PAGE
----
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Understanding outsourcing biz
Europe lags the United States in reaping from the booming outsourcing business
Outsourcing as a global phenomenon is not new; it has been going on for long. But it was not until 1990s when outsourcing has come more into limelight. Traditionally West had always been considered as developed and the largest outsourcing market. But the paradox is that even within developed world, surprisingly the wealthiest continent, Europe, has really not been successful in becoming a major outsourcing market the way the US has become and take full advantage of this booming industry. Europe remained more like a primitive market.
The US and its corporations have been successful in adopting the fast changing business trends and emergence of outsourcing, whereas European Union as a continent has still remained aloof from reaping off benefit of outsourcing inspite of having the pride and greatest tradition of innovation and excellence in business and commerce giving global competitive edge to companies in various industries like banking, insurance, telecoms, automobiles and many others.
The latest Quarterly Index from TPI, an international sourcing advisory firm, revealed that the EU represents 49%of the value of major outsourcing contracts awarded worldwide, whereas the United States is standing at 44%. But fact is major outsourcers in the EU remained confined within the continent for the same purpose rather than focusing cheaper destinations like India, China and thinking beyond the continent. For example, Western Europe is more dependent on East European countries like Czech Republic, Russia, Ukraine, Poland, Belarus & the Baltic. Well, though experts claim that political stability, government commitment to the industry, highly skilled labour force and minimal socio-cultural differences were main reasons for over-dependence on the eastern continent.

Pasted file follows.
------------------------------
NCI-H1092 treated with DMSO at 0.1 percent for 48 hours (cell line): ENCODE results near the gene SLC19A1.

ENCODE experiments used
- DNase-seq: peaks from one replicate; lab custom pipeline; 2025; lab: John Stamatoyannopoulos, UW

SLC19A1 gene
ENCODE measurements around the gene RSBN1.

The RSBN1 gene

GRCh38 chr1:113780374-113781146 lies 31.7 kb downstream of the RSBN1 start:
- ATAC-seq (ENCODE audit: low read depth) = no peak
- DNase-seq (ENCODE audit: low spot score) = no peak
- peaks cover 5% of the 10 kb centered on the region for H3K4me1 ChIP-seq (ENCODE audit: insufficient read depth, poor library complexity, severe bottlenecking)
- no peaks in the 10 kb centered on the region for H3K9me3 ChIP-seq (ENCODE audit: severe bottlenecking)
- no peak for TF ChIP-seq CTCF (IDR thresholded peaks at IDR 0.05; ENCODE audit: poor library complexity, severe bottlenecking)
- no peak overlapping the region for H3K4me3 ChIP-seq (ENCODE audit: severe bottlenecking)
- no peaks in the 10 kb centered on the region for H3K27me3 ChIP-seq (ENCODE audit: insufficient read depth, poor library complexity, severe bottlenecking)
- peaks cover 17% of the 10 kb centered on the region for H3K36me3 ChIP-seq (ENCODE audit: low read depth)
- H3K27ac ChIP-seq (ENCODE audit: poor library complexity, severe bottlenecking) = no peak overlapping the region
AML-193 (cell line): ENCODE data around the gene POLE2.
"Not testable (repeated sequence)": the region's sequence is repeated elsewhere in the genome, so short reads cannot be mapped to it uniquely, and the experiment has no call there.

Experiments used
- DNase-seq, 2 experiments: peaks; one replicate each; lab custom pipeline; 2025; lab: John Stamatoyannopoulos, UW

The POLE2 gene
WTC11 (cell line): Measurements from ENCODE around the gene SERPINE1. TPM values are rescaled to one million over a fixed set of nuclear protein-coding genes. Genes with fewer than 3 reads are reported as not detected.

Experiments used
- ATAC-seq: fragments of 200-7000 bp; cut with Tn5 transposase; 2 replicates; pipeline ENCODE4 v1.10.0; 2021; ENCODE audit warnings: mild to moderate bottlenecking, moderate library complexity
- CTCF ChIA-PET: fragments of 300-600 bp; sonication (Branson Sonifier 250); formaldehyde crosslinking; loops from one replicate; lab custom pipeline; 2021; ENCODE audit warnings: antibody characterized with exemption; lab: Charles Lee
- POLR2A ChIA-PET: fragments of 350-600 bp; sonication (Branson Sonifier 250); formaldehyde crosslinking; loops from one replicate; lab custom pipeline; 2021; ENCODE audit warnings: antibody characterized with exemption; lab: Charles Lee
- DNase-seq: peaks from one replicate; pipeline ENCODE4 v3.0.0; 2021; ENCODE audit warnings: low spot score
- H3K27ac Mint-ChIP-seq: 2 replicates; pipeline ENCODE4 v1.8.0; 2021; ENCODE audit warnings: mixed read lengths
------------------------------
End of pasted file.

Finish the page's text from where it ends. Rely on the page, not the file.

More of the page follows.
But that is little exaggeration. Over-emphasise on these, has actually hid its inexcusable failures like labour inflexibility, lack of cultural openness, over-cautiousness on national identity. Leading countries like Germany, France have very rigid and conservative laws regarding employment and layoffs. There is a need to realise and learn from the US for its open, diverse culture, a land for all. Many Asian companies are not comfortable initiating businesses in those countries. However, the UK, is exception.
The matter of the fact is the EU has not imposed any protectionist laws but as the maxim says, “delay in restructure is delay in regeneration,” slow pace of restructuring and policy adoption incurs huge cost to these economies. A research by McKinsey Global Institute revealed that each dollar of corporate spending that US companies outsource to India or China, it generates as much as $1.14 whereas with the present stiffness in laws, slow pace of adopting policies and keeping the labour re-employment rate as low as 40% Germany brings back merely €0.80 for every euro of corporate spending but if it can match with the US and raise re-employment rate as high as 70%, Germany can actually end up creating €1.05 in every euro corporate spending for German economy.
To put things in perspective, it is EU’s failure not to cope up with the changing phase. Its success is in re-orienting its laws, business practices, thinking et al to live in globalisation and extracting maximum profits from it. If the EU, as a country streamlines rules and policies with the changing business climate, it might get a chance to reap rich harvests from ‘global village’ before it gets too late.
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